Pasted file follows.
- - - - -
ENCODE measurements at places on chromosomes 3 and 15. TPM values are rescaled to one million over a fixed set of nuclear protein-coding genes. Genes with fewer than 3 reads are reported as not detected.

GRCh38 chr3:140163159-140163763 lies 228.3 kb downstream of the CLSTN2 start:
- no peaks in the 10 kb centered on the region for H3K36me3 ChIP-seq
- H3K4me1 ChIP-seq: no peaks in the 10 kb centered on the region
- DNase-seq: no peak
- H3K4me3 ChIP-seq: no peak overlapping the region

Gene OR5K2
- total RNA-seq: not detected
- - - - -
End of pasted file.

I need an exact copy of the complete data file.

ENCODE measurements at places on chromosomes 3 and 15. TPM values are rescaled to one million over a fixed set of nuclear protein-coding genes. Genes with fewer than 3 reads are reported as not detected.

GRCh38 chr3:140163159-140163763 lies 228.3 kb downstream of the CLSTN2 start:
- no peaks in the 10 kb centered on the region for H3K36me3 ChIP-seq
- H3K4me1 ChIP-seq: no peaks in the 10 kb centered on the region
- DNase-seq: no peak
- H3K4me3 ChIP-seq: no peak overlapping the region

Gene OR5K2
- total RNA-seq: not detected